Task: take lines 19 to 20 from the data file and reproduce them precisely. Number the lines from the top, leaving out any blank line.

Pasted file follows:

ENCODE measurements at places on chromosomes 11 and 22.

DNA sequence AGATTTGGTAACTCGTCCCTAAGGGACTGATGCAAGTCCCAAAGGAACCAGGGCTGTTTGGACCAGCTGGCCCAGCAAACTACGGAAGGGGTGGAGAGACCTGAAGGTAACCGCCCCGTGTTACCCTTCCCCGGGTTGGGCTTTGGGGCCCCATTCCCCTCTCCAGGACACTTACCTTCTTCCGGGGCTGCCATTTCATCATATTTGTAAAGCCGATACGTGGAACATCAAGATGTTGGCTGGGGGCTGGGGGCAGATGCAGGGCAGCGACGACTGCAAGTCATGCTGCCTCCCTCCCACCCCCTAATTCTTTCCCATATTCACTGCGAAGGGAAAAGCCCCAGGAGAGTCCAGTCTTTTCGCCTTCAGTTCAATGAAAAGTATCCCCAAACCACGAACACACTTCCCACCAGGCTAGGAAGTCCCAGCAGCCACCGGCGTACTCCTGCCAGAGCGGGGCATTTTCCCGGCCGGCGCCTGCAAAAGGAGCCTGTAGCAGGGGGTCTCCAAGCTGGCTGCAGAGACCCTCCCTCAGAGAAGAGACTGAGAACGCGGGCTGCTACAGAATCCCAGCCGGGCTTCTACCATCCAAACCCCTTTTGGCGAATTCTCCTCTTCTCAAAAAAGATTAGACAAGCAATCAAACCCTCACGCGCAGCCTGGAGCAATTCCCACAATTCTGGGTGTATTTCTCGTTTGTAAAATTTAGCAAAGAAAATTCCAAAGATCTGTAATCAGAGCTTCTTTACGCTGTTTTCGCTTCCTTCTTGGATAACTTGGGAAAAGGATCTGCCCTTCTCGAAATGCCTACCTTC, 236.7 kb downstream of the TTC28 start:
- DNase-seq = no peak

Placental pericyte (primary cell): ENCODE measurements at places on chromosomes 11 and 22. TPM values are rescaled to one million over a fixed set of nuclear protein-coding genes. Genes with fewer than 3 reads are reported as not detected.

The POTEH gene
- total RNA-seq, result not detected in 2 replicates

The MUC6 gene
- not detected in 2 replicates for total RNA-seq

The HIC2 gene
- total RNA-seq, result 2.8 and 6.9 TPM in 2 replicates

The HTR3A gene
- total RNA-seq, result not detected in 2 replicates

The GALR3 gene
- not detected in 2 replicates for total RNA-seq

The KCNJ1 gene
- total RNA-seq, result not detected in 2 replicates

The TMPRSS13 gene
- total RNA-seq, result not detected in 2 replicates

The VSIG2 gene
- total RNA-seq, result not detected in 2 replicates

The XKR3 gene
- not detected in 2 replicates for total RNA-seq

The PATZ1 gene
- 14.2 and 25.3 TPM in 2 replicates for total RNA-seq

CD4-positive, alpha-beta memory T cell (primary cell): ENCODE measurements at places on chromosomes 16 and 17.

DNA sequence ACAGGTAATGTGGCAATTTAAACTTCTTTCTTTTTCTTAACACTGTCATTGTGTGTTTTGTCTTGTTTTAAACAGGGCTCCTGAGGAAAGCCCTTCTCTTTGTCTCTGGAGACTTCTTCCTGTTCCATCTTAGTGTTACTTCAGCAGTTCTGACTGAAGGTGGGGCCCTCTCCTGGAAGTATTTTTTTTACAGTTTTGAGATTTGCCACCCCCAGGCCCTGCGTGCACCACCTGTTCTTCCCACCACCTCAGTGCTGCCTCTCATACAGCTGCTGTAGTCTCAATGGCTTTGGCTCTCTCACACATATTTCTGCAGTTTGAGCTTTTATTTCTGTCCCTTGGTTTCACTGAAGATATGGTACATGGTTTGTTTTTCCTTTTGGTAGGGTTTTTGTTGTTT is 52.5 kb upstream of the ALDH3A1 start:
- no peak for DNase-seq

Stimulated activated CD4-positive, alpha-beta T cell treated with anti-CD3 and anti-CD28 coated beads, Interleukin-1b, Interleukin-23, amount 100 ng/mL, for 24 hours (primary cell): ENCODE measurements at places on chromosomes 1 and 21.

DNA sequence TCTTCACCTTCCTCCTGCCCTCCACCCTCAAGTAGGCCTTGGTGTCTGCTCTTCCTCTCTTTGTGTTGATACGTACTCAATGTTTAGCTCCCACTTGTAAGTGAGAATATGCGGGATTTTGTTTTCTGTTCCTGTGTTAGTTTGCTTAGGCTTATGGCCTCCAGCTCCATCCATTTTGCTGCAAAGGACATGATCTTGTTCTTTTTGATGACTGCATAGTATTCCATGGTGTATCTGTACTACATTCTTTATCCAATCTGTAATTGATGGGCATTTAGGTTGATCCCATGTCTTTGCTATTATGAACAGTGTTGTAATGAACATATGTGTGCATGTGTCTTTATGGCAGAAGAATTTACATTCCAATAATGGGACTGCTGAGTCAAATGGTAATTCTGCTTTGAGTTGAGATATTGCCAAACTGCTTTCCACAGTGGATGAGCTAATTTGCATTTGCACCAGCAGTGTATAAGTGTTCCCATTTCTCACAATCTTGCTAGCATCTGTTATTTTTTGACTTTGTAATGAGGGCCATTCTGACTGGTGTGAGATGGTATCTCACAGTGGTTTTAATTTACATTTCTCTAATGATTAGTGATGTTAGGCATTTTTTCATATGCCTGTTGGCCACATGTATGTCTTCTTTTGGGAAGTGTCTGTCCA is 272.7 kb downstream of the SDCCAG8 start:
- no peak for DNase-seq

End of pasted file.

The VSIG2 gene
- total RNA-seq, result not detected in 2 replicates